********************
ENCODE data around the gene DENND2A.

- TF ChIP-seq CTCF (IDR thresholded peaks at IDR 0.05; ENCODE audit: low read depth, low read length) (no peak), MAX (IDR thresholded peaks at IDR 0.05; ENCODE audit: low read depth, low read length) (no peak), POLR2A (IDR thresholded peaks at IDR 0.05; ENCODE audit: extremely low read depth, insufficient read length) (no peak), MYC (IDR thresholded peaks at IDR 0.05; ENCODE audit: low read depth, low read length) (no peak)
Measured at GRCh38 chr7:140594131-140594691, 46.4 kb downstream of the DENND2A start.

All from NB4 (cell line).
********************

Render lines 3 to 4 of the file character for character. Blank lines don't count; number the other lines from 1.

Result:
Measured at GRCh38 chr7:140594131-140594691, 46.4 kb downstream of the DENND2A start.

All from NB4 (cell line).